But it is also possible that the pilgrim is looking not to just any hill (cf. Jer 3:23), but towards the hills of Jerusalem knowing that God’s presence is manifested there. 

    Either way, these encouraging words reminds us that the Maker of heaven and earth is the only one who can help us in all the trials that we may encounter through the changing scenes of life.

    So look to Him, beloved brethren and children. When you are sorely tried, don’t hang down your head. Chin up and lift up your head. As our Lord lifted up His head unto His Father for help in the moments of His greatest need, so we must do the same. Look not to man or to the devices of man. Neither, look to the hills for help. Look beyond the hills. Look to Him who is the maker of heaven and earth. The LORD is powerful to help. You are not climbing the mountain alone. The Lord is ever willing to be give you strength and help. Therefore struggle not alone. Go to Him.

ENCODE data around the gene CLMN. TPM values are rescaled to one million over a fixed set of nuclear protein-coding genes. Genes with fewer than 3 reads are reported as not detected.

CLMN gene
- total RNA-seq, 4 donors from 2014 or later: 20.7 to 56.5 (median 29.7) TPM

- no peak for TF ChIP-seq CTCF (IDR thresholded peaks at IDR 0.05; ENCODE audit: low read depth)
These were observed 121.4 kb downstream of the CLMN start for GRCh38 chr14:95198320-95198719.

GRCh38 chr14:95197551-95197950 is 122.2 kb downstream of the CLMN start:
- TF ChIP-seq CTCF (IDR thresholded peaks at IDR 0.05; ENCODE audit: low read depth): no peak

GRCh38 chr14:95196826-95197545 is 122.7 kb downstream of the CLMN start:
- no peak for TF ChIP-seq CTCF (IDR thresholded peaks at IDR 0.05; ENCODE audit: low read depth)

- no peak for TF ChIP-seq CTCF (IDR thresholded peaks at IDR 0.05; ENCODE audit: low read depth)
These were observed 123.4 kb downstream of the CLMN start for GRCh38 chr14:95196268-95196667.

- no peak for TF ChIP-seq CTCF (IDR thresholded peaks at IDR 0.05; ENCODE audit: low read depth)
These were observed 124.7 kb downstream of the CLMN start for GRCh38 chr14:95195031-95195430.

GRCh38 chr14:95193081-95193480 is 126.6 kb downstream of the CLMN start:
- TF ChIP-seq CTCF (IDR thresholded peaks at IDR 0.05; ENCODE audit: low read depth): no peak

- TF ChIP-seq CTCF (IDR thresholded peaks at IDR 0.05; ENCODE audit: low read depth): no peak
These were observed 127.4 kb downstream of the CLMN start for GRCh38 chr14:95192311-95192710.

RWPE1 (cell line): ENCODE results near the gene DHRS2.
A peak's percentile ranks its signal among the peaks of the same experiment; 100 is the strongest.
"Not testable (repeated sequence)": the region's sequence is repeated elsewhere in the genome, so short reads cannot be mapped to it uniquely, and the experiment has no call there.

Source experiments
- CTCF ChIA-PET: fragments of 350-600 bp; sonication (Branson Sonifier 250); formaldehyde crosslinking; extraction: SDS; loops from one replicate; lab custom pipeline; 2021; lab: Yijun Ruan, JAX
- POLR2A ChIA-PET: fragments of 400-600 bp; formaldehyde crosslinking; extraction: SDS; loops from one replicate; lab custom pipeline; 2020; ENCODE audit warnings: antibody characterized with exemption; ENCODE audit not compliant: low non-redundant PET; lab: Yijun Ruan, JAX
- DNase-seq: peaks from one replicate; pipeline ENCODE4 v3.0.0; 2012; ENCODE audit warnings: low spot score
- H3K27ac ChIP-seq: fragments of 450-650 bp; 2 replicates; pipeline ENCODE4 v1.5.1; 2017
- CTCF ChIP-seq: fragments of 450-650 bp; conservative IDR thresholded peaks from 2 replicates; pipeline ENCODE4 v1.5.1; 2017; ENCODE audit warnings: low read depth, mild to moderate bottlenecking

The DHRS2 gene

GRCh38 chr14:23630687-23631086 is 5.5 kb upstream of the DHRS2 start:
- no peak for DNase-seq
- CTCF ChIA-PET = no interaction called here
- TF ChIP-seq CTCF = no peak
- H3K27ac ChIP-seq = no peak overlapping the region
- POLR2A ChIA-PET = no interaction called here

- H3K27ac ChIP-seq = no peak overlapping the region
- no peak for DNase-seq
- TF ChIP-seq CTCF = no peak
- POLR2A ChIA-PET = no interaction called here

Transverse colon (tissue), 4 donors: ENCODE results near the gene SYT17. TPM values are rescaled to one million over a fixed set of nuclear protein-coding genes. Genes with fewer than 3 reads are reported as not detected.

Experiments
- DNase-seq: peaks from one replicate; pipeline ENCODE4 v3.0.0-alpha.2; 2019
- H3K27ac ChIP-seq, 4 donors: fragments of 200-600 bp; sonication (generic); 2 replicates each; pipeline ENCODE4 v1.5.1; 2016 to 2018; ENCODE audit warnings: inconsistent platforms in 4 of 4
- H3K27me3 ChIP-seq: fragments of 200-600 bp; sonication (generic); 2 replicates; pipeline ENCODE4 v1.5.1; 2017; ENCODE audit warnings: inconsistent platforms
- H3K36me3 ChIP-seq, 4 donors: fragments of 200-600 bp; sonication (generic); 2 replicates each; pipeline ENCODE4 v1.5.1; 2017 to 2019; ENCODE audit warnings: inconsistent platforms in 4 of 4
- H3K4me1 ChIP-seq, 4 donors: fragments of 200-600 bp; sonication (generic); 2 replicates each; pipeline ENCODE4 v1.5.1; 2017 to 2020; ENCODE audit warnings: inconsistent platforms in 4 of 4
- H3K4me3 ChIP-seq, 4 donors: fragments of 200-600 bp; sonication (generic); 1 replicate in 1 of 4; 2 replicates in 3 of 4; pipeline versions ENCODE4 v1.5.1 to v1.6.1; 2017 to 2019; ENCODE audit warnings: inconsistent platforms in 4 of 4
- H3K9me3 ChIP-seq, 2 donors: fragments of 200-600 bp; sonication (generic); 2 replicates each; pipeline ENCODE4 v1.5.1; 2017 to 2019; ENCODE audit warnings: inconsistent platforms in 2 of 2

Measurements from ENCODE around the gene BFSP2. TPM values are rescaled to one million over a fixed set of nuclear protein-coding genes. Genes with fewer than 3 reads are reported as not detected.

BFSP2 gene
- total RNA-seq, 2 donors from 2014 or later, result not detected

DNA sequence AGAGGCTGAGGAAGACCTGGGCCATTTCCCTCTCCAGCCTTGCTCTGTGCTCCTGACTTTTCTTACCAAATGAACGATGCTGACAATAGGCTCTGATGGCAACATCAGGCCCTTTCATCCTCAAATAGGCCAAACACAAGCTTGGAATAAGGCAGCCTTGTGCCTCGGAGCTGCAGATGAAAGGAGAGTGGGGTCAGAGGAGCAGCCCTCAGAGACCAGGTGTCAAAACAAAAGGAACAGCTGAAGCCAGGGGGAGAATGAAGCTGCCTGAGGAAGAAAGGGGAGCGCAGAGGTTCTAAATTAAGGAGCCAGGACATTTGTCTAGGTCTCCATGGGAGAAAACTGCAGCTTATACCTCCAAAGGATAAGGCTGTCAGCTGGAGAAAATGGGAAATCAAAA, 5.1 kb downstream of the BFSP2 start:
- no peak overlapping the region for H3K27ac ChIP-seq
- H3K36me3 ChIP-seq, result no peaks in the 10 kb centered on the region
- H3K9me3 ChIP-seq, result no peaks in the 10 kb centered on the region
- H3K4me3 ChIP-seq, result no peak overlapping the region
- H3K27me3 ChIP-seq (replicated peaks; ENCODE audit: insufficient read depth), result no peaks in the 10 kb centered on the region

He knows all that is going on in your life and in your heart. For secondly, consider…


    2. The LORD’s Watchfulness

    3 He will not suffer thy foot to be moved: he that keepeth thee will not slumber. 4 Behold, He that keepeth Israel shall neither slumber nor sleep.

    The Lord is not only powerful to help; He has a special interest to help His children. He has an infinite love for His only begotten Son and therefore He has an infinite love for His adoptive sons and daughters purchased with the blood of His Son. Behold, He is the keeper of Israel for Christ’s sake.